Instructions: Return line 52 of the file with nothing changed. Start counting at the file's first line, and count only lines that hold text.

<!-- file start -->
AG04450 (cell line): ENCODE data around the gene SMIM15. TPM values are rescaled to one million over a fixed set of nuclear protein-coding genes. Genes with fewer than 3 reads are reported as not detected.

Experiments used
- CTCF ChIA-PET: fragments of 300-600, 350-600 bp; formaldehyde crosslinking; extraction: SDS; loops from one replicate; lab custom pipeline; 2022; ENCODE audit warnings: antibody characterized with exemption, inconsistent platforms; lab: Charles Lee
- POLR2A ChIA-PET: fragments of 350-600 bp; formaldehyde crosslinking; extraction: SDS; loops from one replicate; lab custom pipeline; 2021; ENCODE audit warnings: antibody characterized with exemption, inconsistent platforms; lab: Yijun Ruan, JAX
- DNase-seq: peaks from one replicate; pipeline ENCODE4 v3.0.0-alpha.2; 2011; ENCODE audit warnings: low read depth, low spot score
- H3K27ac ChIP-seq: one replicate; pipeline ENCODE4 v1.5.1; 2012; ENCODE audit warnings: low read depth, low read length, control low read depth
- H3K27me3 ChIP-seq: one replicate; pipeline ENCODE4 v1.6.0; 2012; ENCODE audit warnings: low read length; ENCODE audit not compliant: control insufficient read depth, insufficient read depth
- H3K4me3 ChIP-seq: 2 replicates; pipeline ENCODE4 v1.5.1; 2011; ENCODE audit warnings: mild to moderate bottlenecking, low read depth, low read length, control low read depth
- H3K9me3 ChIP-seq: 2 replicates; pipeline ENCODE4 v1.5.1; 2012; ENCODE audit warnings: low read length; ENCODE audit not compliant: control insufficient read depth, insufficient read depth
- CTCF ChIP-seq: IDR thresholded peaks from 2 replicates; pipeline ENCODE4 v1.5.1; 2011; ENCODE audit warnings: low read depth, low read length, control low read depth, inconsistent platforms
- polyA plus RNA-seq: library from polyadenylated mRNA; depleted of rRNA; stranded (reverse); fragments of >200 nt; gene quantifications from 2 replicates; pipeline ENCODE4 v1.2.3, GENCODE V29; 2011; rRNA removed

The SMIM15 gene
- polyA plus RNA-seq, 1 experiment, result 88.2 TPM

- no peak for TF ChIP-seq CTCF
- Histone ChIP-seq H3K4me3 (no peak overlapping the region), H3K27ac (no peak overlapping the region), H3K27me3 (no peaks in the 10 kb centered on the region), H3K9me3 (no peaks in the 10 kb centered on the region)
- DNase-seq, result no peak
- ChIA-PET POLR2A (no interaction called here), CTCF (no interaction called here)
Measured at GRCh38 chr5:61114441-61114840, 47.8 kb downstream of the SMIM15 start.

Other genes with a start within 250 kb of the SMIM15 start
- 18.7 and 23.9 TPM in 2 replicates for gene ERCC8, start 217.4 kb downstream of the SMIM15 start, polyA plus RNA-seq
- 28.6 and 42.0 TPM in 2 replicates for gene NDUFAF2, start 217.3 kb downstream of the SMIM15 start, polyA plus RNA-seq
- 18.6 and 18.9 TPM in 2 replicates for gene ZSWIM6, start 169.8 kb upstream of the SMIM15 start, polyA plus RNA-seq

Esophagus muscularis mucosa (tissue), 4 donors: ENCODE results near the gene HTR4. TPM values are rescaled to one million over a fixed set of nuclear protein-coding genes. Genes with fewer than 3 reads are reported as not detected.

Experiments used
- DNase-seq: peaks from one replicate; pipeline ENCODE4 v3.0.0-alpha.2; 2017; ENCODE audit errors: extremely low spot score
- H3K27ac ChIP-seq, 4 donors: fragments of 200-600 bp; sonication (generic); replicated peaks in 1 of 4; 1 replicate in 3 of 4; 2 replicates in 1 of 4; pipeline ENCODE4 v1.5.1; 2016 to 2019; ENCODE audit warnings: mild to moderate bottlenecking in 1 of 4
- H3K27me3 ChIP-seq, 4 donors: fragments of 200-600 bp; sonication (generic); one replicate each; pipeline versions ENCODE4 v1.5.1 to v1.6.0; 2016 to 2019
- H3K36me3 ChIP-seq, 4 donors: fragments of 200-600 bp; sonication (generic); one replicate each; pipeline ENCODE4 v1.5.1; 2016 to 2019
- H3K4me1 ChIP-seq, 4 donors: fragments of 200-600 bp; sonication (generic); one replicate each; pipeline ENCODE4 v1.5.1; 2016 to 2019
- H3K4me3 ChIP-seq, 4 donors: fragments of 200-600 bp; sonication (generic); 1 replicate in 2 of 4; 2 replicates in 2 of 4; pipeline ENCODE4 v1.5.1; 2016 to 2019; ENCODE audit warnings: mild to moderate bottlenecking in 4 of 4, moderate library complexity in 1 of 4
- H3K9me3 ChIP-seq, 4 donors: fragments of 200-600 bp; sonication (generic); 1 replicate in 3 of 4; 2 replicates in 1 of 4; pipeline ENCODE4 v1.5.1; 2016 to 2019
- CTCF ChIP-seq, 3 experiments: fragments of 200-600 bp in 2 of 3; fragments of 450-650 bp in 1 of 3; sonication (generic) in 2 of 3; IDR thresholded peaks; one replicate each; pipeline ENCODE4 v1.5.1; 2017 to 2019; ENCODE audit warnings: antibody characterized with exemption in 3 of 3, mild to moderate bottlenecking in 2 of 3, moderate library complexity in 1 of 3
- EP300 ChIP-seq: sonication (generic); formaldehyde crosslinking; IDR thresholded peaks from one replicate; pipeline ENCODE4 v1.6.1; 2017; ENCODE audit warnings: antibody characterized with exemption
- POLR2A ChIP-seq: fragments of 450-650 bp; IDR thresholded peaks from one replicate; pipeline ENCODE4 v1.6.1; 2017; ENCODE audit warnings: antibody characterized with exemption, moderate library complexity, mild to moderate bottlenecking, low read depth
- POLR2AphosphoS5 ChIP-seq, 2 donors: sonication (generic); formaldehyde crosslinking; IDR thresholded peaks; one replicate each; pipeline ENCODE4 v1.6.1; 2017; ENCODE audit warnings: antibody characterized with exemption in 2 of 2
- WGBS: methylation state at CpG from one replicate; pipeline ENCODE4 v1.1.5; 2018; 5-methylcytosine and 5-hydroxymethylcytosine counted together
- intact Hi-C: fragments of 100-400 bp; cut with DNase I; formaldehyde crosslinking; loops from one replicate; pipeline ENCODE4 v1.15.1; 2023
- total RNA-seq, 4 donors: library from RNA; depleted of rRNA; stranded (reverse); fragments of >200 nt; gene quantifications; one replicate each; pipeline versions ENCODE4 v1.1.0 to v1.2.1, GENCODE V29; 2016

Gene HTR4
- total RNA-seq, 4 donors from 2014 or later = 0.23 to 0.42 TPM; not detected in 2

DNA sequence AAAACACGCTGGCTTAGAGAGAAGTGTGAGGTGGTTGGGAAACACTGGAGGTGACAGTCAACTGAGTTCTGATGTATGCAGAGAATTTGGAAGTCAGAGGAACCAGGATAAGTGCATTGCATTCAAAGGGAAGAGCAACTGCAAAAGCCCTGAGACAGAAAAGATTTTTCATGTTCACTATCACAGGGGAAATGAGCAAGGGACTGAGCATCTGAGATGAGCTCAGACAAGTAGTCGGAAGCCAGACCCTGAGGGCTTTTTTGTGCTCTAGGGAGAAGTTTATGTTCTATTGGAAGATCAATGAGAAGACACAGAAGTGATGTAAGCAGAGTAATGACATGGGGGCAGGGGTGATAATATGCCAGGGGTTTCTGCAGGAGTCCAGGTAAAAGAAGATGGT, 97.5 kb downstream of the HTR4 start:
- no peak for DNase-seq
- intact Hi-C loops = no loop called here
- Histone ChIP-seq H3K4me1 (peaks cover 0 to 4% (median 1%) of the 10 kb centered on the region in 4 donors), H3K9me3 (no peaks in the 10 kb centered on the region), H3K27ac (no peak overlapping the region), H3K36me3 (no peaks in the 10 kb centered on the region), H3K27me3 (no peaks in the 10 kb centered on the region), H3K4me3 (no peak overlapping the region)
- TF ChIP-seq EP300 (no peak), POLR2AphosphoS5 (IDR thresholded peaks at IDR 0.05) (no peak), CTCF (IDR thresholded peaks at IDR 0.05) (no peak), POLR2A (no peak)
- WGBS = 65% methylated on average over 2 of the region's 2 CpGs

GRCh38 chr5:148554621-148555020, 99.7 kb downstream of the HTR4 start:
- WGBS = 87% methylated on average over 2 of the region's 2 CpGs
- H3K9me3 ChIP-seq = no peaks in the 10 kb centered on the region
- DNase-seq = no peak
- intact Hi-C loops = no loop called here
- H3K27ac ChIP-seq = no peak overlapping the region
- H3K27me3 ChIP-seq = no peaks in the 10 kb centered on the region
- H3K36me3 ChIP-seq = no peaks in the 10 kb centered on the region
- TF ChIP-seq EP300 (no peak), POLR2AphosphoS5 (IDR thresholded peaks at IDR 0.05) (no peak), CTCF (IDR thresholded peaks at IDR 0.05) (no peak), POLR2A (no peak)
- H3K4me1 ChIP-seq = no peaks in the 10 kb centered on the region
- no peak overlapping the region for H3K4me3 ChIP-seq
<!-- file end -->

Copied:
- H3K27ac ChIP-seq = no peak overlapping the region